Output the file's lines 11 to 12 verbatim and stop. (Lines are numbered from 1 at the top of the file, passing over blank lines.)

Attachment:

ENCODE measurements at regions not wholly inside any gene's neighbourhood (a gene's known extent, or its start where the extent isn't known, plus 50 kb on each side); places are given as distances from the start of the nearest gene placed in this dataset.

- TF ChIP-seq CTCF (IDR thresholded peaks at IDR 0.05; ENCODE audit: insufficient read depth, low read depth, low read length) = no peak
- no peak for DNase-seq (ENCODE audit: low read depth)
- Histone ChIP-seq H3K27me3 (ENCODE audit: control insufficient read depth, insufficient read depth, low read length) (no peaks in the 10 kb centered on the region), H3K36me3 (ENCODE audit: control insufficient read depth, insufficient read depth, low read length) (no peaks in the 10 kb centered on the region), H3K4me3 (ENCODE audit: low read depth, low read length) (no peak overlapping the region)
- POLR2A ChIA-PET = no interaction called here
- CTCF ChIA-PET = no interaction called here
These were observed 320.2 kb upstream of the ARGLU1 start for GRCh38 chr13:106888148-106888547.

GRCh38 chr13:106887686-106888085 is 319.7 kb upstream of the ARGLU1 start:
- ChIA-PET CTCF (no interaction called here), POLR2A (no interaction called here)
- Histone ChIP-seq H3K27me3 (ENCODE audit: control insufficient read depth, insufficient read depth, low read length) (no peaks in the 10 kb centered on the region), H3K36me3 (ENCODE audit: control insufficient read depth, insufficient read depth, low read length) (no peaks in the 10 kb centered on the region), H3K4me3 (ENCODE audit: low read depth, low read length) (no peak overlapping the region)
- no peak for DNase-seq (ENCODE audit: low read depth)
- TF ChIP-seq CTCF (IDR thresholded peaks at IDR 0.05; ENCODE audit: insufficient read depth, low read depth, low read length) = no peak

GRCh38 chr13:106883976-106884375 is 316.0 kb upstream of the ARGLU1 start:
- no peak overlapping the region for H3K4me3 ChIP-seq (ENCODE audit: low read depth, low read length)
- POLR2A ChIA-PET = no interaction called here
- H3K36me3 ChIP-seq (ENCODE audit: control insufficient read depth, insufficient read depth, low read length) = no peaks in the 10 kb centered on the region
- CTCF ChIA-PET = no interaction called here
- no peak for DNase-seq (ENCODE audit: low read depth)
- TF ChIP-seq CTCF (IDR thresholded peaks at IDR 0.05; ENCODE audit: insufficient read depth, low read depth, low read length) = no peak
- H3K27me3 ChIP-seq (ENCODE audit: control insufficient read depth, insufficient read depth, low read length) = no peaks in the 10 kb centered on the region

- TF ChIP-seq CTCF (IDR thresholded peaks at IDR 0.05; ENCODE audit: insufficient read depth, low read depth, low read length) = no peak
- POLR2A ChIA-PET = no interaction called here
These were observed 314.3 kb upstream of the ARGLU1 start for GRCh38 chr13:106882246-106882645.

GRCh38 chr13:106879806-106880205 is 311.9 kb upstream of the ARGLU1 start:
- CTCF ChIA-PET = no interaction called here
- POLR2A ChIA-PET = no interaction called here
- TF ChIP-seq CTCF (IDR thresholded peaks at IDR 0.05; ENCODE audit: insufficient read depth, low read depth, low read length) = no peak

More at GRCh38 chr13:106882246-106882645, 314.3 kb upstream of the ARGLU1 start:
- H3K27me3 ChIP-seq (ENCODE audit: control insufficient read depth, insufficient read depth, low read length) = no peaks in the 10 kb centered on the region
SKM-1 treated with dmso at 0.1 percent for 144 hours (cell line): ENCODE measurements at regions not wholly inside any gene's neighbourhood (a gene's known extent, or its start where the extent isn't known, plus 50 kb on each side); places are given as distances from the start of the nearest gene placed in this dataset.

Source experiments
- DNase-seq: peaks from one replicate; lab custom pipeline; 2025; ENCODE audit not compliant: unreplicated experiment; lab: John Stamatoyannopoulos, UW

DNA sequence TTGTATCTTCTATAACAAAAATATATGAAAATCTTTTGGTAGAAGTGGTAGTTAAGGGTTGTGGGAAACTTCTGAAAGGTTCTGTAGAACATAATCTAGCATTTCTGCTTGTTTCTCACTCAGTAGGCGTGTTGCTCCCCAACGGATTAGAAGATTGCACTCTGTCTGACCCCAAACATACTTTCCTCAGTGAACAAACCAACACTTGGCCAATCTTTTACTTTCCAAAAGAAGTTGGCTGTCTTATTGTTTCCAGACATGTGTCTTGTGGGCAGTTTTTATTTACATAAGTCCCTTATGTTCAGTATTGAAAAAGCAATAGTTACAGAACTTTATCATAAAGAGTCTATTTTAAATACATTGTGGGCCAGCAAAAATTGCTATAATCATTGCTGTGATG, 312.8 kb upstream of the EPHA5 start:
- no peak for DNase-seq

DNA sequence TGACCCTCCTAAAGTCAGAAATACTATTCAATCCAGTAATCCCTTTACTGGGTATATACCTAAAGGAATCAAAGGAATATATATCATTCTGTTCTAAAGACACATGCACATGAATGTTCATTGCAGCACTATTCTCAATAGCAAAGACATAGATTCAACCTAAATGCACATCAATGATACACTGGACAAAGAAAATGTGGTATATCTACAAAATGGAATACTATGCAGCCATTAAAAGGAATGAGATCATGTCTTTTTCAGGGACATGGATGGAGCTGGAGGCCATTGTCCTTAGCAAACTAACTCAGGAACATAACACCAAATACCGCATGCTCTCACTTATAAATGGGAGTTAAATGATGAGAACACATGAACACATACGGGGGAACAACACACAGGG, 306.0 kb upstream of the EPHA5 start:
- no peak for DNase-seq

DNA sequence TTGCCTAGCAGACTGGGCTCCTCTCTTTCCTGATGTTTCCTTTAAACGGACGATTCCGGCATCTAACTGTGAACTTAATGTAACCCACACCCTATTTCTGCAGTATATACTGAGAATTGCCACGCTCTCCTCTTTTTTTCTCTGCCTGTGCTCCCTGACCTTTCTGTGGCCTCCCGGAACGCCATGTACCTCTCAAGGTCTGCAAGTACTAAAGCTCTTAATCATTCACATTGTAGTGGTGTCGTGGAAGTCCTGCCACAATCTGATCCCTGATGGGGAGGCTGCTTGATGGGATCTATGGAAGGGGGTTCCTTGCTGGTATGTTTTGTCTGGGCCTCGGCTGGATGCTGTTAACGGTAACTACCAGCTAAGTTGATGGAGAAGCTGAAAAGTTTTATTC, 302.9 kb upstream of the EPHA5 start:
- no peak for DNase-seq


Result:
- no peak for DNase-seq (ENCODE audit: low read depth)
- TF ChIP-seq CTCF (IDR thresholded peaks at IDR 0.05; ENCODE audit: insufficient read depth, low read depth, low read length) = no peak